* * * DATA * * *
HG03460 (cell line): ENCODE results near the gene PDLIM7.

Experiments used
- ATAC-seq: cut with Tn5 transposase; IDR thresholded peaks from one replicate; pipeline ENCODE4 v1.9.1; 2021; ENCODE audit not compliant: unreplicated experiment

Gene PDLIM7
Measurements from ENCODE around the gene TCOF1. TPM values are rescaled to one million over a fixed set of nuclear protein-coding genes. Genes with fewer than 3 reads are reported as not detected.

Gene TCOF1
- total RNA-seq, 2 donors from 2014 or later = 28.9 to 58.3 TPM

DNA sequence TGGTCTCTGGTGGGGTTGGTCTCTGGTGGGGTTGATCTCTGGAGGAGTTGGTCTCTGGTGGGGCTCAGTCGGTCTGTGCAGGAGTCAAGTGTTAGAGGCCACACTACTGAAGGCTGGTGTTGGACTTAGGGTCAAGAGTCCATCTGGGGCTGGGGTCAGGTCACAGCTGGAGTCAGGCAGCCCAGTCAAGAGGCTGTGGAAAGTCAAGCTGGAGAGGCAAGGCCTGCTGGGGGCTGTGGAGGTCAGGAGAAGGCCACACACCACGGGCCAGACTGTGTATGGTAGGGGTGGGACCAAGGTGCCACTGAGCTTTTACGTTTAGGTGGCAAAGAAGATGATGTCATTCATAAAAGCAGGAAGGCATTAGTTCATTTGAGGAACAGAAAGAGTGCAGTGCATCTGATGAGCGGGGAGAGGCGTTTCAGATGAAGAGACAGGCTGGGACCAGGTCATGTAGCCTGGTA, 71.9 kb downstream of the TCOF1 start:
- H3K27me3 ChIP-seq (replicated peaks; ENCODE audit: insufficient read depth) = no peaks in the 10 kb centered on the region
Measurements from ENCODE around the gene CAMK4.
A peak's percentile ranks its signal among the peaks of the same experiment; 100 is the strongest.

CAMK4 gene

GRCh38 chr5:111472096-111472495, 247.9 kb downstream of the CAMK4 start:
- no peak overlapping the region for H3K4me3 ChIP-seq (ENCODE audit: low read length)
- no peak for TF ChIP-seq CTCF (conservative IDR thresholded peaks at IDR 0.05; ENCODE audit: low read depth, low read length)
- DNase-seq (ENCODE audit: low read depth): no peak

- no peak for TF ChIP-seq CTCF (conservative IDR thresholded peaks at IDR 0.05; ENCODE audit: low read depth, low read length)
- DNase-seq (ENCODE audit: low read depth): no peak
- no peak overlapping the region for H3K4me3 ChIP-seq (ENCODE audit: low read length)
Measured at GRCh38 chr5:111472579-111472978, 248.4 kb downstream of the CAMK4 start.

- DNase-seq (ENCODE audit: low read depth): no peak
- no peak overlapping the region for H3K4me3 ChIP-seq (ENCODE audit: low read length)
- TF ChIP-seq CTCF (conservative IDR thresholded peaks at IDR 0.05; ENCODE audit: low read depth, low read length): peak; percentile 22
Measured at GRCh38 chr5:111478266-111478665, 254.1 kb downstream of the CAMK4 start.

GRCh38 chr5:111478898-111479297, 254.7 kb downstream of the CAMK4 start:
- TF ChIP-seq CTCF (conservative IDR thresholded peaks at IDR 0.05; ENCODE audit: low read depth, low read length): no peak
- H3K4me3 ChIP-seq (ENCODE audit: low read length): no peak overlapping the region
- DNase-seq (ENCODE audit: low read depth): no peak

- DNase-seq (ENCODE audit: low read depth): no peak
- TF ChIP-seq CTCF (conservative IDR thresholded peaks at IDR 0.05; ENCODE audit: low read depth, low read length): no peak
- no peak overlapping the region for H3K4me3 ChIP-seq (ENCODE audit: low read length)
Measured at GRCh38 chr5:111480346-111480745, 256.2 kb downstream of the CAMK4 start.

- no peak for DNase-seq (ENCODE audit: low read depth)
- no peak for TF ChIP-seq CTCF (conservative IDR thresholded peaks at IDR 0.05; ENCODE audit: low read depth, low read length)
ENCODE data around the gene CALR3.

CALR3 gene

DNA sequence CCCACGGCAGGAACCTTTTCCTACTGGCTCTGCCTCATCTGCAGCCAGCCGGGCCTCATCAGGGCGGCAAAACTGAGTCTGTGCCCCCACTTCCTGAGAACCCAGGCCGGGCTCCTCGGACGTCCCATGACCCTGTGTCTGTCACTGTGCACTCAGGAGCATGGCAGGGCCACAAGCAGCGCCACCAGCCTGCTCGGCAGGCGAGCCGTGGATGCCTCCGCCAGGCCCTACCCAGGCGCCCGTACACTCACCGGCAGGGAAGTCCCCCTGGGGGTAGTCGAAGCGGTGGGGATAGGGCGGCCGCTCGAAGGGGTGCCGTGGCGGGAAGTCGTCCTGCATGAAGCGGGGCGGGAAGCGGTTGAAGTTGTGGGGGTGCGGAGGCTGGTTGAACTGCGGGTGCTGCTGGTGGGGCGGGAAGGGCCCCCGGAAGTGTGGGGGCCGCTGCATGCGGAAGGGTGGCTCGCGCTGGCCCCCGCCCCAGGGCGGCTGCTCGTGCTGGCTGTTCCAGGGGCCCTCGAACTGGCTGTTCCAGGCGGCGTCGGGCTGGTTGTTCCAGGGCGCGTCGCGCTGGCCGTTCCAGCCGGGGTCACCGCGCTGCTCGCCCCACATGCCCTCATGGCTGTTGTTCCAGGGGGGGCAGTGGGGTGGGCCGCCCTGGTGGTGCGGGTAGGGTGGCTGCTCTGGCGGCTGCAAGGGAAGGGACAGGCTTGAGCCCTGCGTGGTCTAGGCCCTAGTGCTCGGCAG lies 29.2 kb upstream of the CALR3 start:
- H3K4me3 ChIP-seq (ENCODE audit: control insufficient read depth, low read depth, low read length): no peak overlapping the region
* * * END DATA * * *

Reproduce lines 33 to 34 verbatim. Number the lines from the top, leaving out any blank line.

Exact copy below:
- no peak for DNase-seq (ENCODE audit: low read depth)
- no peak for TF ChIP-seq CTCF (conservative IDR thresholded peaks at IDR 0.05; ENCODE audit: low read depth, low read length)